Like the rest of the world, I talked myself into the fact I had a great bracket after the first round of March Madness this past weekend. I was wrong. Everything came crashing down in a hellacious storm of chaos in round two and now my bracket looks like New York City at the end of “The Avengers.”
But failure breeds success, success I can only hope to achieve next year. I have learned my lessons from this first weekend and in about 355 days I will put them into motion. Let’s recap.
Picking Villanova: Fool me once, shame on you…
Excluding 2012, head coach Jay Wright has led Villanova to the tournament every year since 2005. Over that period, the Wildcats failed to advance past the first weekend six times and they only went to the Final Four twice.
The notable exception, of course, is last season, when I picked them to make it to the title game and they ended up winning the whole thing with a memorable buzzer-beater. This year, they nabbed the No. 1 overall seed and I picked them to win the whole thing again.
Villanova’s season ended Saturday with a 65-62 loss to No. 8 Wisconsin in the second round. Although the Badgers were a wildly under seeded opponent that the Wildcats probably didn’t deserve to meet this early, Saturday’s game still represented a return to form for Wright’s squad. They will be back next year, but I will be wary.
Roll with the hot conference tourney winner (if they have an elite guard)
No. 7 Michigan came rollicking into the tournament after winning the Big Ten tournament with four wins in four days, becoming a hot pick to make a run in the process. It’s a popular storyline every March: the overlooked team taking home their conference title in an unlikely way and carrying that momentum into the Madness. UConn is perhaps the gold standard for this type of narrative, winning five games in five days at the 2011 Big East Tournament before winning the national title as a No. 3 seed.
That UConn team was powered by the unrelenting engine, Kemba Walker. Great guard play is hugely important in March and the Wolverines have their own dominant guard in Derrick Walton Jr., who murdered Oklahoma State from behind the arc in round one before hitting some key shots to upset No. 2 Louisville on Sunday. Walton Jr. scored 15.4 points per game this season on 42 percent shooting from deep this season and averaged 25.5 points in his last two wins in the Big Ten tournament.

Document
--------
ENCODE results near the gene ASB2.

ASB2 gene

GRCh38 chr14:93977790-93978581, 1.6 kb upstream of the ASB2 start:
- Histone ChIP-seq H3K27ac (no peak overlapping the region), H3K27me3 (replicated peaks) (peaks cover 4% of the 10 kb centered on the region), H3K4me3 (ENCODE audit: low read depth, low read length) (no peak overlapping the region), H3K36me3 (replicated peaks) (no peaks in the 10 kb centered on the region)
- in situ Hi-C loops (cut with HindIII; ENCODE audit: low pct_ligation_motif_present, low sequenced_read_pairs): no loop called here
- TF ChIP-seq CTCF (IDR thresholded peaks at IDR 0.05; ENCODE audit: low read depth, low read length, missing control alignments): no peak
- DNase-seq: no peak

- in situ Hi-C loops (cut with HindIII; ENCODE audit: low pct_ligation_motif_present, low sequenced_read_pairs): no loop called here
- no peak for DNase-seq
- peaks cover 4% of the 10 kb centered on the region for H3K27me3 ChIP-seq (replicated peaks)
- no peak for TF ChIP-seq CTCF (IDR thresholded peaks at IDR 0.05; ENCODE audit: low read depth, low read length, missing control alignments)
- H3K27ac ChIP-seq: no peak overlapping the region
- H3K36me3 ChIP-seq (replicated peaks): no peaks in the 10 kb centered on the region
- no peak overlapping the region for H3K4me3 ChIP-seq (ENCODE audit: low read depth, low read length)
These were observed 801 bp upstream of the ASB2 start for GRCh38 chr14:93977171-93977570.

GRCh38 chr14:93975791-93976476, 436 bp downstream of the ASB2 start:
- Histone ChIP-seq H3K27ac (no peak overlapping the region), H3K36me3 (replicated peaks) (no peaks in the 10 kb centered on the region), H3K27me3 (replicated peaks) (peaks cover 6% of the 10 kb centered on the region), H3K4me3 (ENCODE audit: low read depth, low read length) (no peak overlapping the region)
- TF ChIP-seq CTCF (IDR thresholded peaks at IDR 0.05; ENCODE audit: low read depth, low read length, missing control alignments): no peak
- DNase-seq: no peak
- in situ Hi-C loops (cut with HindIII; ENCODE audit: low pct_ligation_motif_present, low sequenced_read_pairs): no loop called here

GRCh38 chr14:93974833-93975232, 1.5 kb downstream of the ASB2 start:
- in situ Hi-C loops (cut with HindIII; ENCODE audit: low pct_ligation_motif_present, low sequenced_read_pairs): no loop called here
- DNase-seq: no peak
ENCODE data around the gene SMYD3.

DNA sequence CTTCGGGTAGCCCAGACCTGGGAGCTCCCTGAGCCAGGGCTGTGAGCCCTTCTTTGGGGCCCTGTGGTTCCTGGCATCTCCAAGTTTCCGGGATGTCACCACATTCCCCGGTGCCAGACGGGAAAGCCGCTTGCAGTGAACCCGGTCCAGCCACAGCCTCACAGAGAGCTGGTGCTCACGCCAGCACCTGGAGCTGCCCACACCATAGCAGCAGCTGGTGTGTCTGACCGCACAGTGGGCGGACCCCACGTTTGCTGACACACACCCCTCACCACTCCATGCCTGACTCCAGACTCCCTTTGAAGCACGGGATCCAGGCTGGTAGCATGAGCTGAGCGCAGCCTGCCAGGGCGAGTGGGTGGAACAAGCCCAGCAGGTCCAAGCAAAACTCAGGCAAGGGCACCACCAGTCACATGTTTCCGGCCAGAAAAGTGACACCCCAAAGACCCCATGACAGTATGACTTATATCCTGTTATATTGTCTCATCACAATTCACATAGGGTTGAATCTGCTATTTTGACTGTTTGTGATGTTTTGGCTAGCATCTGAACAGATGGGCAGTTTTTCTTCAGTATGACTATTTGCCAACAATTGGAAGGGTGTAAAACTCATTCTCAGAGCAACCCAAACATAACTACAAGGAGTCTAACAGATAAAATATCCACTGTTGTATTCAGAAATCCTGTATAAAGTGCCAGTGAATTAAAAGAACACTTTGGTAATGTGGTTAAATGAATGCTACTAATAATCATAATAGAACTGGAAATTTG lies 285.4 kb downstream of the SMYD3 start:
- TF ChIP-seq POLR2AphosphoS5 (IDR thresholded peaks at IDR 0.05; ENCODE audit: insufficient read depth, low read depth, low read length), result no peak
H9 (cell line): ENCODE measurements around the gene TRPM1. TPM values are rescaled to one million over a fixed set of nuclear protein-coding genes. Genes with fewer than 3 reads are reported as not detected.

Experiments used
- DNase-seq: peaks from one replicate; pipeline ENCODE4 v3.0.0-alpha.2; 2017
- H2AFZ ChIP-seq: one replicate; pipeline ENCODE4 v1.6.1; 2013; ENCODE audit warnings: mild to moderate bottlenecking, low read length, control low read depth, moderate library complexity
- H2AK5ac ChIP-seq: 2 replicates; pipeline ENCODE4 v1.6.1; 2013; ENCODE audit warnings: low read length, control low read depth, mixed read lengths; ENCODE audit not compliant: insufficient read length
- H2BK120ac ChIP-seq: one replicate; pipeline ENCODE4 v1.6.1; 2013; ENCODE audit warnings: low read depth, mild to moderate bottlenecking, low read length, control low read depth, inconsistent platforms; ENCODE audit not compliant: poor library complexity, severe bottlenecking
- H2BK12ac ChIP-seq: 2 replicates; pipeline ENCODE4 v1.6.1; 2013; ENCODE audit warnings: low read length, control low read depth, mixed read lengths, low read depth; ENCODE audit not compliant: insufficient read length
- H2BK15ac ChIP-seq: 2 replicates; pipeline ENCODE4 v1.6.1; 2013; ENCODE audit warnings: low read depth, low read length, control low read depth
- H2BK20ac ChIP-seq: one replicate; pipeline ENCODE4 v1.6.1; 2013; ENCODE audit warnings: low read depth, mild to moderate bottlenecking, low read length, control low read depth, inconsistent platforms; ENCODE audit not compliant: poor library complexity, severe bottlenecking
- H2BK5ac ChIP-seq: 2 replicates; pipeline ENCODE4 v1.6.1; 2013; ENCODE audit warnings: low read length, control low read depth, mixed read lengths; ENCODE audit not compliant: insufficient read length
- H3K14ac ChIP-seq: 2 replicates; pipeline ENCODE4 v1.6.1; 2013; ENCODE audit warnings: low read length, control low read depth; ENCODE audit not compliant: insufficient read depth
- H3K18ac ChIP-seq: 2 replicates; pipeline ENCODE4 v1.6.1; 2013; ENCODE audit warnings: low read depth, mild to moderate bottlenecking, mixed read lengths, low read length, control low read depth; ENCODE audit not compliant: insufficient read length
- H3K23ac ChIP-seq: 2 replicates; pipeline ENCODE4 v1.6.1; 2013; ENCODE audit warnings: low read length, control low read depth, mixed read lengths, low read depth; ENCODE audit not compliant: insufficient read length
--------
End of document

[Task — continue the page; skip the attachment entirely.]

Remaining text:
Is Walton Jr. as good as Walker was? No, but over the last two weekends he has been arguably the best scoring guard in the country. That alone is a vital ingredient in making a surprise run and, when he’s hot, the Wolverines are unbeatable. Picking Oklahoma State was a major mistake.
Don’t overrate the conference you know the best
I covered UConn men’s basketball this season, so I saw the American Athletic Conference in action often. When No. 6 SMU came to Hartford I was astounded by their versatility, poise and the scoring ability of Conference Player of the Year Semi Ojeleye.
By the time the Mustangs dominated No. 6 Cincinnati in the American tournament final, I had already talked myself into an Elite Eight run. When they received a No. 6 seed in the East region, it was the ultimate confirmation bias: SMU had been overlooked all season and this low seed was an emphatic slap in the face to the American.
As it turns out, SMU’s best non-conference win was… Stanford? TCU? Pittsburgh? The Mustangs fell to No. 11 USC in their toughest non-conference road test during the regular season and fell again to USC in the first round of the NCAA tournament. Maybe their seed placement was right all along.
The Mustangs had dominated the American but there exists a new and dangerous world outside that conference.
If all else fails, root for chaos
If your bracket explodes, forget it. Pretend it doesn’t exist. Delete whatever bracket app you were opening every ten seconds. This is a weight off your shoulders. Root for the Madness and root for nihilism.
After a disappointing first round, there was a lot to like as a neutral fan and it’s only going to get better next weekend. Villanova, Louisville and Duke aside, the country’s best teams remain alive and the loss of those three has provided us with Wisconsin and Michigan. We’re in for a fun ride.